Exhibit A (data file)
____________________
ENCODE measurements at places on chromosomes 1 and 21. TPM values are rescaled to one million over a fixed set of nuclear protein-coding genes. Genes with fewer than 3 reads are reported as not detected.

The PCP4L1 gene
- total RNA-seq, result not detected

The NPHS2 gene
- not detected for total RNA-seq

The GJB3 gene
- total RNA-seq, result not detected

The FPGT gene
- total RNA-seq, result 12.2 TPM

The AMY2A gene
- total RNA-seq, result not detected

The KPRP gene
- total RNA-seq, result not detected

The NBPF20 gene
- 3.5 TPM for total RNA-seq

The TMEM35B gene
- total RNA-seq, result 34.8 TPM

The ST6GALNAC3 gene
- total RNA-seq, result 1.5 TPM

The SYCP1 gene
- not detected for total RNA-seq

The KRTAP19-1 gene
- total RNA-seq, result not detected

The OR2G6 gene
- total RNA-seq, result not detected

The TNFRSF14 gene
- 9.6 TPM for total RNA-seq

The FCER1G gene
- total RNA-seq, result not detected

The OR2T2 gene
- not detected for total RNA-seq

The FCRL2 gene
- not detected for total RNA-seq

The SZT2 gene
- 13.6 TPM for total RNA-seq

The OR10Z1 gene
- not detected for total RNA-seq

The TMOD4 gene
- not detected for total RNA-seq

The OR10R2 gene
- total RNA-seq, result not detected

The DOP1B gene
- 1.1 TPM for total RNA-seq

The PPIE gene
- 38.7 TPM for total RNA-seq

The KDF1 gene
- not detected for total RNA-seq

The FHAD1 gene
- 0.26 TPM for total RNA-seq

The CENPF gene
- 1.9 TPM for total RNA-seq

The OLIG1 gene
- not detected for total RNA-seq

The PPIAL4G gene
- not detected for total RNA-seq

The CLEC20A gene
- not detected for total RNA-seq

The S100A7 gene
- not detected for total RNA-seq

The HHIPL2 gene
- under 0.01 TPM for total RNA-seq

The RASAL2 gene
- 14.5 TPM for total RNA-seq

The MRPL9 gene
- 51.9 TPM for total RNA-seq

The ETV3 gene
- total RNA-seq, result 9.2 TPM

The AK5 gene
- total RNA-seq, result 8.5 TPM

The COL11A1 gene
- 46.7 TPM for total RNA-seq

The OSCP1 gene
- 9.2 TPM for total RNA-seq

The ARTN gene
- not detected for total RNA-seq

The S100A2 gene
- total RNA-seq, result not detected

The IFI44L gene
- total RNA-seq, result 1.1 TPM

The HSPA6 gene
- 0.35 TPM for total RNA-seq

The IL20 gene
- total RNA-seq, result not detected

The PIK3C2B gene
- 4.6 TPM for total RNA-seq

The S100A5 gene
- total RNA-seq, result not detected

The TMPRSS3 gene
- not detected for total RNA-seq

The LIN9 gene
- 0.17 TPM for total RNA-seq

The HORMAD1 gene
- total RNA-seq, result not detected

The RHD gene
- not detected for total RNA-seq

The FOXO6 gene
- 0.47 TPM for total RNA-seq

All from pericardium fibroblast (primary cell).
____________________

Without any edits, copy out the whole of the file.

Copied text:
ENCODE measurements at places on chromosomes 1 and 21. TPM values are rescaled to one million over a fixed set of nuclear protein-coding genes. Genes with fewer than 3 reads are reported as not detected.

The PCP4L1 gene
- total RNA-seq, result not detected

The NPHS2 gene
- not detected for total RNA-seq

The GJB3 gene
- total RNA-seq, result not detected

The FPGT gene
- total RNA-seq, result 12.2 TPM

The AMY2A gene
- total RNA-seq, result not detected

The KPRP gene
- total RNA-seq, result not detected

The NBPF20 gene
- 3.5 TPM for total RNA-seq

The TMEM35B gene
- total RNA-seq, result 34.8 TPM

The ST6GALNAC3 gene
- total RNA-seq, result 1.5 TPM

The SYCP1 gene
- not detected for total RNA-seq

The KRTAP19-1 gene
- total RNA-seq, result not detected

The OR2G6 gene
- total RNA-seq, result not detected

The TNFRSF14 gene
- 9.6 TPM for total RNA-seq

The FCER1G gene
- total RNA-seq, result not detected

The OR2T2 gene
- not detected for total RNA-seq

The FCRL2 gene
- not detected for total RNA-seq

The SZT2 gene
- 13.6 TPM for total RNA-seq

The OR10Z1 gene
- not detected for total RNA-seq

The TMOD4 gene
- not detected for total RNA-seq

The OR10R2 gene
- total RNA-seq, result not detected

The DOP1B gene
- 1.1 TPM for total RNA-seq

The PPIE gene
- 38.7 TPM for total RNA-seq

The KDF1 gene
- not detected for total RNA-seq

The FHAD1 gene
- 0.26 TPM for total RNA-seq

The CENPF gene
- 1.9 TPM for total RNA-seq

The OLIG1 gene
- not detected for total RNA-seq

The PPIAL4G gene
- not detected for total RNA-seq

The CLEC20A gene
- not detected for total RNA-seq

The S100A7 gene
- not detected for total RNA-seq

The HHIPL2 gene
- under 0.01 TPM for total RNA-seq

The RASAL2 gene
- 14.5 TPM for total RNA-seq

The MRPL9 gene
- 51.9 TPM for total RNA-seq

The ETV3 gene
- total RNA-seq, result 9.2 TPM

The AK5 gene
- total RNA-seq, result 8.5 TPM

The COL11A1 gene
- 46.7 TPM for total RNA-seq

The OSCP1 gene
- 9.2 TPM for total RNA-seq

The ARTN gene
- not detected for total RNA-seq

The S100A2 gene
- total RNA-seq, result not detected

The IFI44L gene
- total RNA-seq, result 1.1 TPM

The HSPA6 gene
- 0.35 TPM for total RNA-seq

The IL20 gene
- total RNA-seq, result not detected

The PIK3C2B gene
- 4.6 TPM for total RNA-seq

The S100A5 gene
- total RNA-seq, result not detected

The TMPRSS3 gene
- not detected for total RNA-seq

The LIN9 gene
- 0.17 TPM for total RNA-seq

The HORMAD1 gene
- total RNA-seq, result not detected

The RHD gene
- not detected for total RNA-seq

The FOXO6 gene
- 0.47 TPM for total RNA-seq

All from pericardium fibroblast (primary cell).